The two major party candidates running in Iowa’s first congressional district disagreed over changes in the Postal Service, union bargaining rights and the federal minimum wage during tonight’s Labor Day debate on Iowa PBS.
“You cannot raise a family on $7.25 an hour,” said Abby Finkenauer of Cedar Rapids, the Democrat seeking a second term in the U.S. House. “The reality in our country is we’ve got people working 40 hours a week, or over that, who can’t afford rent, who are struggling to afford to raise their families.”
Republican challenger Ashley Hinson of Marion said the minimum wage may need to be raised by “a moderate amount,” but the rate should be set by states, not the federal government.
“What you’ll get is on this Labor Day you’ll have people out of work,” Hinson said. “You’ll have people who are replaced by kiosks and machines. We’ve already seen that happen. A $15 minimum wage isn’t the answer.”
Hinson is a current member of the Iowa House and Finkenauer’s a former member of the Iowa House. Finkenauer, the Democrat, criticized Hinson for voting to forbid Iowa cities and counties from setting a local minimum wage that’s higher than the state rate. Hinson, the Republican, criticized Finkenauer for voting against an increase in the state gas tax when Finkenauer was a state legislator, saying the extra money was needed to shore up Iowa’s transportation infrastructure.
The two candidates have different views of changes the new Postmaster General has made to the U.S. Postal Service. Hinson, the Republican, said she “has faith” that the Postal Service can be improved.
“We need to be, across government, looking for efficiencies,” Hinson said. “Our government has spending problems.”
Finkenauer, the Democratic incumbent, said removing mail processing equipment and slowing down mail delivery is unacceptable.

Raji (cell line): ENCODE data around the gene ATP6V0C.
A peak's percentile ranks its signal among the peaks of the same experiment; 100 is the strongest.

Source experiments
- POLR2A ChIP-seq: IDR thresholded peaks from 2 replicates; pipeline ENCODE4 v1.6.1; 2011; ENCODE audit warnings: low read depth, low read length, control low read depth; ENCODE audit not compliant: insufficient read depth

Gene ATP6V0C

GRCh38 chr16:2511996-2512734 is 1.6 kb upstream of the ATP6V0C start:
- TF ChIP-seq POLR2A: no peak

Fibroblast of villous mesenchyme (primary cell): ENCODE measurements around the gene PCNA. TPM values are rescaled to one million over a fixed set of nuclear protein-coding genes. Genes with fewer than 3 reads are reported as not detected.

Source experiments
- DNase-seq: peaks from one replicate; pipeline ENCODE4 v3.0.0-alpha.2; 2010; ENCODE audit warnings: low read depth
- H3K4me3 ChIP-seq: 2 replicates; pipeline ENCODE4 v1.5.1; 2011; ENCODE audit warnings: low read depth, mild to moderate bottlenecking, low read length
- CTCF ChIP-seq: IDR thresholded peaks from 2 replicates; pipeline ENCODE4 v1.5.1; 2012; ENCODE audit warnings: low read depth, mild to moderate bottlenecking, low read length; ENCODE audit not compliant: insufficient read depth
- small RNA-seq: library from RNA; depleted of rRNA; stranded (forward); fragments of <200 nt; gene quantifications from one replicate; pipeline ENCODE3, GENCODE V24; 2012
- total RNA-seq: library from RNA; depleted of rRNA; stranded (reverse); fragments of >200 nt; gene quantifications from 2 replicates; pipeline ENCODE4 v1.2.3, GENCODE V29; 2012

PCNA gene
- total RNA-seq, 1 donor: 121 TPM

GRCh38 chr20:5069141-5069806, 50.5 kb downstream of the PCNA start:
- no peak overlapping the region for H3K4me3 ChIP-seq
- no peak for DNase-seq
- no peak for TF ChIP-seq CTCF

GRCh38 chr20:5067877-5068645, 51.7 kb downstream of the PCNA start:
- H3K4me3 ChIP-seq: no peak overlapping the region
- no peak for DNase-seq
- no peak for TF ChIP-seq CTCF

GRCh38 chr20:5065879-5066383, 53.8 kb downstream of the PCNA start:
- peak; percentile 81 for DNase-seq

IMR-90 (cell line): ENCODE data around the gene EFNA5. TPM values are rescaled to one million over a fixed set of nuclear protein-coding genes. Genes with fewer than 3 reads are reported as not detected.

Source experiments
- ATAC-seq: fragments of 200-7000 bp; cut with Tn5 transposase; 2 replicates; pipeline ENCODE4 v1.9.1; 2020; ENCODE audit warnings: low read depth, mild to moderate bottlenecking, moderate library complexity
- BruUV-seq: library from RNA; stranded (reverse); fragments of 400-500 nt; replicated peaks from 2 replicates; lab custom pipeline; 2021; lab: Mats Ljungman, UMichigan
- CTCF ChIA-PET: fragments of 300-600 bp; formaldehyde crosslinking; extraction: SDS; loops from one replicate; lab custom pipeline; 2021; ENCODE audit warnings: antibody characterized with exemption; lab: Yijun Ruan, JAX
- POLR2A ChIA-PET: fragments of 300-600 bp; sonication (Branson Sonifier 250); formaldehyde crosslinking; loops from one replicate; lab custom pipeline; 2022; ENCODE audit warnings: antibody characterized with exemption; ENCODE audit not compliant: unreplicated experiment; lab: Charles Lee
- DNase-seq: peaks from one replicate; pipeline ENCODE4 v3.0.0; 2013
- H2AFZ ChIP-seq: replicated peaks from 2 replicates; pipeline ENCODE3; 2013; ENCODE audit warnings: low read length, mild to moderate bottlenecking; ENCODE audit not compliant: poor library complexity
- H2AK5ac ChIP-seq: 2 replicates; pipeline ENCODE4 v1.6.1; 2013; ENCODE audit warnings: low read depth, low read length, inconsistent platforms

“Especially as folks are relying on mail for their prescription drugs, for example,” Finkenauer said.
In an extended and sharp exchange, the two candidates disagreed over a state law that Finkenauer said “gutted” collective bargaining rights for public sector unions.
“That went after our teachers, our corrections officers, our bus drivers — folks who are just working their tails off, trying to provide for their families and you went out of your way to make their lives harder,” Finkenauer said.
Hinson responded: “The collective bargaining bill I think was a great bill to protect Iowa taxpayers and give them a seat at the table. It was important because it was imbalanced and it had gone in favor of labor unions.”
The two next disagreed over another law that changed the standards for workers compensation cases in Iowa. Hinson said Iowa’s workers compensation benefits were among “the richest in the country” and the law struck a better balance between workers and employers. Finkenauer said because of the law change, people who get hurt on the job aren’t getting “fair compensation.”